[swift-evolution] Optional Argument Chaining

Stephen Celis stephen.celis at gmail.com
Wed Dec 13 23:13:19 CST 2017

> On Dec 13, 2017, at 9:53 PM, Erica Sadun <erica at ericasadun.com> wrote:
> Chris L had a beautiful solution for an "Unwrappable" protocol that allowed all of the optional sugar to be extended to any type that had a biased `Wrapped` item, allowing it to be used with `Either`, `Wrapped`, etc as well as form the basis for `Optional` itself.
> protocol Unwrappable {
>   associatedtype Element
>   func unwrap() -> Element?
> }

It would definitely be nice to make "Optional" sugar work for non-"Optional" types! (I think the goal for "async"/"await" is to make it work for any continuation, so it's basically Haskell "do" notation for Swift!)

I'm not sure the "Unwrappable" protocol can handle many of the examples I mentioned (accumulative errors, parallelism), though I wonder if it could be designed differently to do so. The applicative structure requires just 2 functions[1]:

    protocol Applicative<A>: Functor<A> {
      static func pure(_ value: A) -> Self
      static func <*> <B>(lhs: Self<(A) -> B>, rhs: Self) -> Self<B> 

Such a protocol isn't possible in Swift (yet), but it could unlock this kind of sugar for everyone. Here's "Optional" conformance:

    extension Optional: Applicative<Wrapped> {
      static func pure(_ value: Wrapped) -> Wrapped? {
        return value // promoted to Optional.some

      static func <*> <B>(lhs: Optional<(Wrapped) -> B>, rhs: Optional) -> B? {
        guard let lhs = lhs, rhs = rhs else { return nil }
        return lhs(rhs)

We can't conform to such an "Applicative" protocol today, but we _can_ still write and use these functions in a concrete manner! (Delete the conformance and see!)

The original post in this thread had this example:

    getPostageEstimate(source: String, destination: String, weight: Double)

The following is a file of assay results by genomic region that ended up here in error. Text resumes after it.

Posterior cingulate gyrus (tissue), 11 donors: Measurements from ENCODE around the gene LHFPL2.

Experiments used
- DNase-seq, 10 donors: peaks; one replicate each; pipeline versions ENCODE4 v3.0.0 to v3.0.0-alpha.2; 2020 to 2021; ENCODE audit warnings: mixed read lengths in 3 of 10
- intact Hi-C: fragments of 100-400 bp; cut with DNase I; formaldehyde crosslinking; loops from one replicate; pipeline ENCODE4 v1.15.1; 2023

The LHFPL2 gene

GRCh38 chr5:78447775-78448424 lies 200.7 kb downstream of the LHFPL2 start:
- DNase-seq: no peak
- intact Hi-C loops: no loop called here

If we were dealing with this function in the world of optional arguments, here's how we could use our abstraction:

    Optional.pure(curry(getPostageEstimate)) <*> john.address <*> alice.address <*> pure(2.0)

It's not _too_ bad, though it's kinda noisy, we have to maintain a bunch of custom code, we have to curry "getPostageEstimate" before passing it through, we lose our argument labels, and we're living in custom operator world, which can be disconcerting at first.

If Swift provided sugar over this structure, we'd merely need to do this:

    getPostageEstimate(|source: john.address, destination: alice.address, weight: 2.0|)

What's even neater is we can use this same format for types that wrap values in other ways! Let's say the addresses are coming from untrusted sources and need to be validated:

    getPostageEstimate(|source: try validateAddr(john), destination: try validateAddr(alice), weight: 2.0|)

If both addresses are invalid and "throw", we could get both errors and render them at once to our end user.

Another example: what if we want to get the postage estimate for two addresses that we need to fetch asynchronously:

    getPostageEstimate(|source: await myAddress(), destination: await theirAddress(), weight: 2.0|)

Such a syntax allows those requests to run in parallel and not block :)

In these examples, "Optional" promotion becomes applicative promotion ("2.0" is getting wrapped automatically), which might open a can of worms but it's a fun can to think about!

[1]: Well, technically it also requires "map", since any applicative is a functor, and it also requires that it follows some math laws.


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